The Institute of Economic Affairs (IEA) has accused leading charity Oxfam of using Gift Aid for tax avoidance, in a controversial online article which argued that using Gift Aid to transfer profits between subsidiaries was “an ingenious way to escape a tax liability”.
The right-wing think tank also argued that claiming Gift Aid on donated goods was “an artificial structure to gain a tax advantage”.
The comments come shortly after the controversial body urged the Government to “crack down on charitable campaigning” and questioned charities’ right to criticise tax havens.
“Business done through tax havens is perfectly legal (except perhaps for occasional errors, which those involved carefully seek to eliminate) and there is nothing wrong with it. But that is not Oxfam’s view; it is a strange philosophy that condemns actions in others whilst busily engaging in them oneself,” said the article, entitled Oxfam on tax avoidance: do as I say, not as I do.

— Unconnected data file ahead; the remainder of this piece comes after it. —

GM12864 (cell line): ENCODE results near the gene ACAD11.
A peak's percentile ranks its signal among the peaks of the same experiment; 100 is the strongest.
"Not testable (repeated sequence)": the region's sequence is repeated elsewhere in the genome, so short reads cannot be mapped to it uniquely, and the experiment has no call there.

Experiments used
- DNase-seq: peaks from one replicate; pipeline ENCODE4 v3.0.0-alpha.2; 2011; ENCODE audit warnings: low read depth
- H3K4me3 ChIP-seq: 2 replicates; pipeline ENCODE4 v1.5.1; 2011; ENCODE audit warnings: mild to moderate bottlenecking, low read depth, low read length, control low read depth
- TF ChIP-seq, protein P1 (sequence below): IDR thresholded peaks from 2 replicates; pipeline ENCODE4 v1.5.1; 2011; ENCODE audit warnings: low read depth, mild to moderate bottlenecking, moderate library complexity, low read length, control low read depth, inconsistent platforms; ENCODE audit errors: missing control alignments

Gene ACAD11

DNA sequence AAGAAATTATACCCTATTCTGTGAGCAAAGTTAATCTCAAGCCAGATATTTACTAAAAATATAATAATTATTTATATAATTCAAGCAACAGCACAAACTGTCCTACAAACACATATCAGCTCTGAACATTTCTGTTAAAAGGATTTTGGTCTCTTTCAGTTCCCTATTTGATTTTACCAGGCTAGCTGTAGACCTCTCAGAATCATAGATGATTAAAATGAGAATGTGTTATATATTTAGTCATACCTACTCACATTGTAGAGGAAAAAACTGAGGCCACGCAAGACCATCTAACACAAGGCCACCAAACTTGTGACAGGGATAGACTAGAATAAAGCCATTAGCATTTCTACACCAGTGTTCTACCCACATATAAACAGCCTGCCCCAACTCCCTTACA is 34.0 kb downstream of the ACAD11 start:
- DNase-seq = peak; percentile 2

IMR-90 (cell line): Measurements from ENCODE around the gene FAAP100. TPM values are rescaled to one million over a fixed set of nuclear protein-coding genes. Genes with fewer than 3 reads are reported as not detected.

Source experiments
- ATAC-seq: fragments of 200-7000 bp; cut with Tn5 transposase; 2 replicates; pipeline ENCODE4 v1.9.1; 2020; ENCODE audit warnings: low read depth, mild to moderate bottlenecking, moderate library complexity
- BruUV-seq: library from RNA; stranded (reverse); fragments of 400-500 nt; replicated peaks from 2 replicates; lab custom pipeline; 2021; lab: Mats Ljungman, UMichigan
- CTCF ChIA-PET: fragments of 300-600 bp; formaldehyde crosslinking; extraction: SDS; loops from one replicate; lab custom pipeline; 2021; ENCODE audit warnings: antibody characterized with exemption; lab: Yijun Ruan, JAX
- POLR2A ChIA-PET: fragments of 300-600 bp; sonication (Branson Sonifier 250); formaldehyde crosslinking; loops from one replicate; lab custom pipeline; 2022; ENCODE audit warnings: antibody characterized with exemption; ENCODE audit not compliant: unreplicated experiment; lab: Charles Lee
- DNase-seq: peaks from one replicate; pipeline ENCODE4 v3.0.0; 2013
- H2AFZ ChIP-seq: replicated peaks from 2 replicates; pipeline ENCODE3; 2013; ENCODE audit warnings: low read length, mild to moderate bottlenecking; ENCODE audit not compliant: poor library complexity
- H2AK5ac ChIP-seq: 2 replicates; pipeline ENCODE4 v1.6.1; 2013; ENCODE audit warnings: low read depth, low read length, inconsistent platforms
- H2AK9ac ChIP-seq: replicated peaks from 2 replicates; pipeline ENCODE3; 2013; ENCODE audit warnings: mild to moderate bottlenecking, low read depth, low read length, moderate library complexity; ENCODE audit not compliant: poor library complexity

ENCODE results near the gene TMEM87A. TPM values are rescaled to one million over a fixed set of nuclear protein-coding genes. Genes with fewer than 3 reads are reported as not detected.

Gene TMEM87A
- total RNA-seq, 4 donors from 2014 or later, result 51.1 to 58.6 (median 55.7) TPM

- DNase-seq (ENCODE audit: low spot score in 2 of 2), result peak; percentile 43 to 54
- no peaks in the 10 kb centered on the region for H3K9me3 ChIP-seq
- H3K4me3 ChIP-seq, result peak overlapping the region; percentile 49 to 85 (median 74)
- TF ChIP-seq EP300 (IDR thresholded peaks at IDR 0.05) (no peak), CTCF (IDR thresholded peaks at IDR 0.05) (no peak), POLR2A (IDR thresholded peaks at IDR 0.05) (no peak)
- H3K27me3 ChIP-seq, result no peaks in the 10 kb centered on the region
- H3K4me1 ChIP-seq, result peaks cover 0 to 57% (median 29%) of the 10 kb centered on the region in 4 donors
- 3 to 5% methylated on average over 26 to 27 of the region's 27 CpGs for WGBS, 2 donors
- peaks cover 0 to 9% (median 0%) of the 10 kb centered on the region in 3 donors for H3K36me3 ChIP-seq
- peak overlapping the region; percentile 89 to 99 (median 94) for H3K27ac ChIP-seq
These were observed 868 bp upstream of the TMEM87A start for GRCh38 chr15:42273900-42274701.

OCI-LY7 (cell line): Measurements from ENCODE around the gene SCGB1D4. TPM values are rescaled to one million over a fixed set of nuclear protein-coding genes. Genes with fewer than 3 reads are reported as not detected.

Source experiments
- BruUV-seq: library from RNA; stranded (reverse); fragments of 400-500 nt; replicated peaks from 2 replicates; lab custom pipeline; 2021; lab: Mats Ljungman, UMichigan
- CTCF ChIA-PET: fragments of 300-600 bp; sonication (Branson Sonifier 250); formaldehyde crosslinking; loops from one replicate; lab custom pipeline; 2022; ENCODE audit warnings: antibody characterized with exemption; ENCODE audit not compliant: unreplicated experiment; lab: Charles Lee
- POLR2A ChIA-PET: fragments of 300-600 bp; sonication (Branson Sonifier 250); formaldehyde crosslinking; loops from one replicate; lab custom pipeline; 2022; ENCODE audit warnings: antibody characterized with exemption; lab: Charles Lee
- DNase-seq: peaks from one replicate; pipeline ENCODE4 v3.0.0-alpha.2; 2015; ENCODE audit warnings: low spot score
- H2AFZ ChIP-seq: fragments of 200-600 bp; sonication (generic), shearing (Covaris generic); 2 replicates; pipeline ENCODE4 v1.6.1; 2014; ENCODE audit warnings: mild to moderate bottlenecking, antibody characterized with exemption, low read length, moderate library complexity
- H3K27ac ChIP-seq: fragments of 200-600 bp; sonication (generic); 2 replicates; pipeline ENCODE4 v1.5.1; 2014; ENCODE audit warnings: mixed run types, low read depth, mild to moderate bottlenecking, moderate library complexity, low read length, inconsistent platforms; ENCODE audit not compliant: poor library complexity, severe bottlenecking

“Use of artificial transfer pricing to gain a tax advantage is the sort of thing that various charities have condemned when used by commercial businesses; it weakens their position to be using the same techniques themselves,” it added.
John Hemming, chair of the Charity Tax Group argued that the IEA’s comparison was “unfair”.
“Oxfam are using the rules exactly as intended. The same can’t be said of people who use tax havens.
“The point with both of these arrangements is that they are agreed, sanctioned and promoted by HM Revenue & Customs,
“The tax guidance for charities contains sections explaining how to do it,” he said.